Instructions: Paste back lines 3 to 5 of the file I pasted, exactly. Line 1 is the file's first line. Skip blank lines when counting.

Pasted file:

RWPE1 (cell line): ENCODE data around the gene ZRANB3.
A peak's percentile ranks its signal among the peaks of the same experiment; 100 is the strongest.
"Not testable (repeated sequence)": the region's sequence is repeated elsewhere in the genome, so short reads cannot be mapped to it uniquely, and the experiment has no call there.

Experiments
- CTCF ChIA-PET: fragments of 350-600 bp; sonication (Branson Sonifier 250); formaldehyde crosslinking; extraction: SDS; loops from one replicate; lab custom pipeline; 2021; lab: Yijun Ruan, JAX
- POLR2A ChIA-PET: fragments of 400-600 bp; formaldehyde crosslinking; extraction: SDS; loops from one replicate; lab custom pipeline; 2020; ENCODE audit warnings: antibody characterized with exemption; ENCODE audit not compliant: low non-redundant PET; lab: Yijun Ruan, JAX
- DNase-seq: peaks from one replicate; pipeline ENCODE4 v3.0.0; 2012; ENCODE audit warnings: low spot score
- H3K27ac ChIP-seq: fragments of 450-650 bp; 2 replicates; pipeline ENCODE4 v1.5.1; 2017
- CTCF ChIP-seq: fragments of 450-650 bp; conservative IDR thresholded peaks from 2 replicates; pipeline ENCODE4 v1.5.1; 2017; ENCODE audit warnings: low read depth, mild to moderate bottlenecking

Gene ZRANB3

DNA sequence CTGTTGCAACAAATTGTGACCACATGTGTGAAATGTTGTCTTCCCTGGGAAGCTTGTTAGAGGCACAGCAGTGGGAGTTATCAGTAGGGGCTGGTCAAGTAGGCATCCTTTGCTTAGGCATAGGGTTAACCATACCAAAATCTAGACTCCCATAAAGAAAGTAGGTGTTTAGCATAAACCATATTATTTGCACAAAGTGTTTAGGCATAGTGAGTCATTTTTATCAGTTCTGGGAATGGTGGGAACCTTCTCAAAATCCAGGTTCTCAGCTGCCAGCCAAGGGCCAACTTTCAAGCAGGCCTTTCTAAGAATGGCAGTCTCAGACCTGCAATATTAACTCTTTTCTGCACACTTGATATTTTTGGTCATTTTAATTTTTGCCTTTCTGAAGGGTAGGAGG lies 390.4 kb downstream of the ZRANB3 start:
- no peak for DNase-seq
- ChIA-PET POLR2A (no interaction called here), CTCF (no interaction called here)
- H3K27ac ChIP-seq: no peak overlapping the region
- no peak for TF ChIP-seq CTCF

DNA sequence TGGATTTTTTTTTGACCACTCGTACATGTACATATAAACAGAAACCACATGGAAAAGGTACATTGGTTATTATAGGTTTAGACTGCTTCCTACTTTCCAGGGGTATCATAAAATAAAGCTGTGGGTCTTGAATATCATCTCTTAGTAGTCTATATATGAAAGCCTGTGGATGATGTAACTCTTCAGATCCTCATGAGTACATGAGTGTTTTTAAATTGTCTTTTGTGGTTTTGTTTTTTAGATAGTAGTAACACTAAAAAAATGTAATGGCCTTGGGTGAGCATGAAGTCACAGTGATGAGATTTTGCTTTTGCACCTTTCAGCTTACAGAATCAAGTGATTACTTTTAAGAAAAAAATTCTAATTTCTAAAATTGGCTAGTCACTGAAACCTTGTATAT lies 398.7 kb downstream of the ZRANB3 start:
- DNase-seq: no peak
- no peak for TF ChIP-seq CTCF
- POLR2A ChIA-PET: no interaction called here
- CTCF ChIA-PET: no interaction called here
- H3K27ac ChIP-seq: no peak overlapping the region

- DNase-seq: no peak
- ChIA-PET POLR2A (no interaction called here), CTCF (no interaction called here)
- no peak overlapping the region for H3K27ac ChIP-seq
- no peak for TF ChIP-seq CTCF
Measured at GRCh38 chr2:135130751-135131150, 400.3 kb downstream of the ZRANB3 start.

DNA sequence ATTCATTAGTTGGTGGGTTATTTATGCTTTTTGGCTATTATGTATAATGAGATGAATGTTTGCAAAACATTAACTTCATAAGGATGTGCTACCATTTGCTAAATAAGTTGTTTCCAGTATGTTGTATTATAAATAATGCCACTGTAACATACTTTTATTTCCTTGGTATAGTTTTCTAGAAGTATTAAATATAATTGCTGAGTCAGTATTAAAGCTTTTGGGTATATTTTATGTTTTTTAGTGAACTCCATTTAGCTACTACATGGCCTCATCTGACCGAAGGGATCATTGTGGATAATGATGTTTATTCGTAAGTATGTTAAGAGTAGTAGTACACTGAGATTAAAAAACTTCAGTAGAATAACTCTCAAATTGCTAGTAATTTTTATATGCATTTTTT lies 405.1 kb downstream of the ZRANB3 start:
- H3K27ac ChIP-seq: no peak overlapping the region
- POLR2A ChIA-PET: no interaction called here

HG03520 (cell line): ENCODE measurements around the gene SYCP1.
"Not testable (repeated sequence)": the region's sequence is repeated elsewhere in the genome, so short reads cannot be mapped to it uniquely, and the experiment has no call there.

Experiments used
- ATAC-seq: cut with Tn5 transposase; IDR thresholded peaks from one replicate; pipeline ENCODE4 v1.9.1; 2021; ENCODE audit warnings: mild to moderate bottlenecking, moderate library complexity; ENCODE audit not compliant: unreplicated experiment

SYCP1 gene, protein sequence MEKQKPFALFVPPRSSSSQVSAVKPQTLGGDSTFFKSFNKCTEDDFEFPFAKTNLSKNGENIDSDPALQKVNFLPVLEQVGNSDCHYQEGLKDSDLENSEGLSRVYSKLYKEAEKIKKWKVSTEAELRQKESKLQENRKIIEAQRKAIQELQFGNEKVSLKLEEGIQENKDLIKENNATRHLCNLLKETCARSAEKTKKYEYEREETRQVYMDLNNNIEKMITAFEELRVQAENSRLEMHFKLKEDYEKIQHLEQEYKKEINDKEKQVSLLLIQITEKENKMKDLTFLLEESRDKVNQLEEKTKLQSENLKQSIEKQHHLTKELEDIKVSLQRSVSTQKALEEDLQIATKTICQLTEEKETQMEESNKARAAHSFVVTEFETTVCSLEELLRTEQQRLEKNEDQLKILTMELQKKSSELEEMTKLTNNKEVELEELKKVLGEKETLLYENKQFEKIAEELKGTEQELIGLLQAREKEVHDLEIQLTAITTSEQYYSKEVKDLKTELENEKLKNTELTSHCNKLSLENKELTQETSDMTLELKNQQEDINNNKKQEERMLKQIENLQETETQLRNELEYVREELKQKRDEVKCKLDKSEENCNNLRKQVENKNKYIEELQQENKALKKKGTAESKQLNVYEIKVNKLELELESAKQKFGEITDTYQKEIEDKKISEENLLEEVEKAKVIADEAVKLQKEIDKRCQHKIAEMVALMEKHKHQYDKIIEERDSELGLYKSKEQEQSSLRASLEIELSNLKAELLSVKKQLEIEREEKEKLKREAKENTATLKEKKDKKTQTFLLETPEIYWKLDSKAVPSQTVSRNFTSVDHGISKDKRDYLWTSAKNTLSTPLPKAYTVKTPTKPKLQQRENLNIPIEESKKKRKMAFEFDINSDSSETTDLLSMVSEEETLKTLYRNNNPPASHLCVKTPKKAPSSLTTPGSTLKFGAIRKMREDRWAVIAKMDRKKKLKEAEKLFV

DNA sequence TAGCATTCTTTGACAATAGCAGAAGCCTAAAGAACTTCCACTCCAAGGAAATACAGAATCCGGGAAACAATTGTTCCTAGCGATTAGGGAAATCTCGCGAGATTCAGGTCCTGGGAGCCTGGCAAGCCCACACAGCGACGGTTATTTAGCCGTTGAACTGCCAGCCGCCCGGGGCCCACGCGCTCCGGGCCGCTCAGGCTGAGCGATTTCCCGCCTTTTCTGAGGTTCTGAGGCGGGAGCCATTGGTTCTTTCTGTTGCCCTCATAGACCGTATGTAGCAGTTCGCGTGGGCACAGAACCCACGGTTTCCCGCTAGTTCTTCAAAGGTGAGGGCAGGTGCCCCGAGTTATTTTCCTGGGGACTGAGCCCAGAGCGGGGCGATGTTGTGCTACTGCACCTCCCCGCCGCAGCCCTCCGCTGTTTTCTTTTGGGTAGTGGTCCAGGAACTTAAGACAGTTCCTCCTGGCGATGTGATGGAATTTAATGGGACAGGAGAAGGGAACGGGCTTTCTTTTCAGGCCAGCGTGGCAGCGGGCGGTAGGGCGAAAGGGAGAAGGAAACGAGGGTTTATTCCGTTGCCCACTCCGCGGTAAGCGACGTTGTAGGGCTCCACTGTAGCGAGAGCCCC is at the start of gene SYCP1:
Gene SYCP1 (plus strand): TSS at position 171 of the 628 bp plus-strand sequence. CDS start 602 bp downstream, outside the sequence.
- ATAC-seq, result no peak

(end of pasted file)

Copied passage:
"Not testable (repeated sequence)": the region's sequence is repeated elsewhere in the genome, so short reads cannot be mapped to it uniquely, and the experiment has no call there.

Experiments
- CTCF ChIA-PET: fragments of 350-600 bp; sonication (Branson Sonifier 250); formaldehyde crosslinking; extraction: SDS; loops from one replicate; lab custom pipeline; 2021; lab: Yijun Ruan, JAX